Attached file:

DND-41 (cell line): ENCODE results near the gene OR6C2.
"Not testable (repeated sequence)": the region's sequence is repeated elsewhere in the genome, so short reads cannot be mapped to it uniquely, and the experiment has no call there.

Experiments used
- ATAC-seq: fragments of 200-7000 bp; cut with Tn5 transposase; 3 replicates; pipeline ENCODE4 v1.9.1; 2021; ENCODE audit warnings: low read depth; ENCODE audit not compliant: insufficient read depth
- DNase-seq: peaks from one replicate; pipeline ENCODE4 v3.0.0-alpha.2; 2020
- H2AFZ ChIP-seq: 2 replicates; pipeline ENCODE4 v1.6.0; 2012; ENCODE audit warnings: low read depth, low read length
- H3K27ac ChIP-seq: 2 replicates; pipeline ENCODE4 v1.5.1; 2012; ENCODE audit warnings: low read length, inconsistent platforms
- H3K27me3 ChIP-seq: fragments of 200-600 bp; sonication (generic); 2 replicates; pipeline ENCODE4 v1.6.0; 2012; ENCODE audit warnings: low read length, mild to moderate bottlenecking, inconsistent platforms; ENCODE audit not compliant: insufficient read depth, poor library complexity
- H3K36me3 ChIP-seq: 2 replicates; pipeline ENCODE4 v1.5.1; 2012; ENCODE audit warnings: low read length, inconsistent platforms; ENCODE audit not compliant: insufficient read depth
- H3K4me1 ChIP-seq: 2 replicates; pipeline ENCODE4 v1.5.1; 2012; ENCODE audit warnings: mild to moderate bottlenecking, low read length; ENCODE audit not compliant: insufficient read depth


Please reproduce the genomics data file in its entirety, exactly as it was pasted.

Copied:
DND-41 (cell line): ENCODE results near the gene OR6C2.
"Not testable (repeated sequence)": the region's sequence is repeated elsewhere in the genome, so short reads cannot be mapped to it uniquely, and the experiment has no call there.

Experiments used
- ATAC-seq: fragments of 200-7000 bp; cut with Tn5 transposase; 3 replicates; pipeline ENCODE4 v1.9.1; 2021; ENCODE audit warnings: low read depth; ENCODE audit not compliant: insufficient read depth
- DNase-seq: peaks from one replicate; pipeline ENCODE4 v3.0.0-alpha.2; 2020
- H2AFZ ChIP-seq: 2 replicates; pipeline ENCODE4 v1.6.0; 2012; ENCODE audit warnings: low read depth, low read length
- H3K27ac ChIP-seq: 2 replicates; pipeline ENCODE4 v1.5.1; 2012; ENCODE audit warnings: low read length, inconsistent platforms
- H3K27me3 ChIP-seq: fragments of 200-600 bp; sonication (generic); 2 replicates; pipeline ENCODE4 v1.6.0; 2012; ENCODE audit warnings: low read length, mild to moderate bottlenecking, inconsistent platforms; ENCODE audit not compliant: insufficient read depth, poor library complexity
- H3K36me3 ChIP-seq: 2 replicates; pipeline ENCODE4 v1.5.1; 2012; ENCODE audit warnings: low read length, inconsistent platforms; ENCODE audit not compliant: insufficient read depth
- H3K4me1 ChIP-seq: 2 replicates; pipeline ENCODE4 v1.5.1; 2012; ENCODE audit warnings: mild to moderate bottlenecking, low read length; ENCODE audit not compliant: insufficient read depth